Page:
This is the second post in a multi-part review. See Part 1 for an overview of this book.
The book has four main chapters. The first of these offers a discussion of the context of the bridge, how it was designed and built, and what it signifies about Brisbane as a place. The chapter opens with another quote from my blog post, this time unattributed, and this issue persists throughout the book - very little is referenced and it's therefore often impossible to decide how much credence to give to various strands of the narrative.
I haven't seen any of the other entries to the original Tank Street Bridge design competition from which Kurilpa Bridge emerged, but the genesis of Kurilpa's unique form is well-explained. Alternative options like a suspension, cable-stayed or arched span were rejected by the design team, until a tensegrity structure was put forward, initially as a question rather than necessarily a serious proposition. The two design aims driving the team were the need for as slender a deck as possible, to minimise ramp length at the bridge's southern end, and the desire to support a canopy of some sort, to provide shade from Brisbane's intense sun. Taken together, these make the tensegrity option more rational than it may otherwise appear.
However, it's also noted that the team rejected other options because of their lack of "wow! factor" or "originality". Beck and Cooper fail to comment on the very different heuristics at work here. The desire for something iconic was driven by the ultimate client, and "originality" plays a part in satisfying that desire - no municipality, paying the kinds of money involved here, wants something that their competitor cities already have.
Deyan Sudjic's Edifice Complex is at work: a giant pissing contest played out through the medium of architecture. Engineers respond to this sort of thing by asking: is the search for novelty enough to justify the monsters that may result, bridges which may be the equivalent of the genetically engineered luminous fish? It's only where this motivation is particularly strong that initially "crazy" ideas like a 128m span tensegrity bridge have any chance of being taken seriously. Even the authors can see some element of self-conscious absurdity to the structural form, referring to "the structural histrionics of the bridge", for example.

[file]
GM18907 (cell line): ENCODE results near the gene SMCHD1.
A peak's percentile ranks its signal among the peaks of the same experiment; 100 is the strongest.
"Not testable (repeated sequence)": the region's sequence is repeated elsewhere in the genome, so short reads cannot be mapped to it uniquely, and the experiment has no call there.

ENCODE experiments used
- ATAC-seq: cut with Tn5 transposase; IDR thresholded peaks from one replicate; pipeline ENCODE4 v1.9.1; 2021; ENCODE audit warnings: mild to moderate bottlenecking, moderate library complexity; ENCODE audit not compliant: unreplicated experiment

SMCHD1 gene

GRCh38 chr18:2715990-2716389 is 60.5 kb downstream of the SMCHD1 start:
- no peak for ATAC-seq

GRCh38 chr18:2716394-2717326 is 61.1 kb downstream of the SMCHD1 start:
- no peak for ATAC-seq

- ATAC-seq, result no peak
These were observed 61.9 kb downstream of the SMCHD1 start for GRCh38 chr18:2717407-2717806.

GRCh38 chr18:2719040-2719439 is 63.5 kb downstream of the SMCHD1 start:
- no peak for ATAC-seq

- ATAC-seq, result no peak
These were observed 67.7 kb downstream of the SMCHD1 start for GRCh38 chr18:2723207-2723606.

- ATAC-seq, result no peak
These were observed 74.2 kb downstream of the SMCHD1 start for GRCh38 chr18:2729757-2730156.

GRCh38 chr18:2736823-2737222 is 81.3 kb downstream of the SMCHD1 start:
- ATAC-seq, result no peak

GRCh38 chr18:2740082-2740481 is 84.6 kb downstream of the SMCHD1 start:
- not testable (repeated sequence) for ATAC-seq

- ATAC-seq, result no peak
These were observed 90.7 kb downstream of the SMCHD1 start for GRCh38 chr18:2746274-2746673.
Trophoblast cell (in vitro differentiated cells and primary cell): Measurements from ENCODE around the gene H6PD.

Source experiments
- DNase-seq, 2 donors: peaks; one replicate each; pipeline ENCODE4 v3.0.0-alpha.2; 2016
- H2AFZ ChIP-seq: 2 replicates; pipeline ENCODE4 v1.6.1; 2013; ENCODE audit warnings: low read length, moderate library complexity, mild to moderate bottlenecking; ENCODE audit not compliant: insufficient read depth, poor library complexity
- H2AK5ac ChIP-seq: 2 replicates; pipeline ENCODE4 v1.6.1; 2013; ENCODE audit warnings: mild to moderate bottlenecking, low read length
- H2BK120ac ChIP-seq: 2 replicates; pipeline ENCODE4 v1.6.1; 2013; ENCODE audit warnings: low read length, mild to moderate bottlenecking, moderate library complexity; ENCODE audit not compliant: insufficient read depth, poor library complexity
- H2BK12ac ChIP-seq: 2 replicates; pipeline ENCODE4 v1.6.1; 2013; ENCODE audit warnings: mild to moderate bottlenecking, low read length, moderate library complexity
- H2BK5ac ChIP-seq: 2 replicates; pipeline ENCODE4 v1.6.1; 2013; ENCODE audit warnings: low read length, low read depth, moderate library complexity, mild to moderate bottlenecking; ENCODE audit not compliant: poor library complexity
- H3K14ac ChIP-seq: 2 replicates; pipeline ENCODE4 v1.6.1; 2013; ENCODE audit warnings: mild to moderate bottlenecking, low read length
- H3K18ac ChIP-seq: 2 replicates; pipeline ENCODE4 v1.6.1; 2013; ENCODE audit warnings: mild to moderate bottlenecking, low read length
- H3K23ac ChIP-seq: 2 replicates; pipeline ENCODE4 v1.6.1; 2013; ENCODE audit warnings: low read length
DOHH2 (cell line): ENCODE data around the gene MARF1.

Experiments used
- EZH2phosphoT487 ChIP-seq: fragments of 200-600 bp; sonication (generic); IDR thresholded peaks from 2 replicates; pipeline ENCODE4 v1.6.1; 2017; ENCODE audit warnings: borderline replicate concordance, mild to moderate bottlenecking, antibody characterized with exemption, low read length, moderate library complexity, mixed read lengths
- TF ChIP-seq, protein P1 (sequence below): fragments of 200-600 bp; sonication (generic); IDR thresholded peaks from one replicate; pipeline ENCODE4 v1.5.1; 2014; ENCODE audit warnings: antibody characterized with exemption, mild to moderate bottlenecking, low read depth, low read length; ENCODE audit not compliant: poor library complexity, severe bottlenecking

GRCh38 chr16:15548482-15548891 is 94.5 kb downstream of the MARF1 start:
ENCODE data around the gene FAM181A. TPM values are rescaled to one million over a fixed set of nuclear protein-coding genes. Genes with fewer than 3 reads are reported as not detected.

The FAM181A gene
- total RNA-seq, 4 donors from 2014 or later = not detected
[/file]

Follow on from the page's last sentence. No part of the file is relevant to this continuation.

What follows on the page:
The authors extol the bridge's "signature spiky cloud" as being "exuberant and expressive". It "transcends the utilitarian, to celebrate both the act of crossing the river and the city it ties together". Of course, any landmark bridge would probably do the same. The question, which here as in most architectural criticism is left unasked, is whether this design in particular is better than any imaginable alternatives.
I am happy enough to throw off my habitual engineering biases and recognise that the pursuit of the most efficient engineering solution does not always result in a solution which satisfies wider criteria. The value that an iconic bridge provides to a community and economy has no clear relation to the quantity of steelwork and concrete employed in its construction. Instead, a unique and instantly recognisable silhouette can be an immensely valuable thing for a city, a readymade logo writ large on the landscape. Brisbane only needed to look south towards Sydney and its Opera House, another structure with a flagrant disregard for the principles of structural efficiency.
In short, I support the book's main argument, that there must be more to life than the "Functionalist Modernism" that serves both as an engineer's aesthetic and ethic.
To be continued ...
(Images of Kurilpa bridge under construction courtesy of Margaret Donald).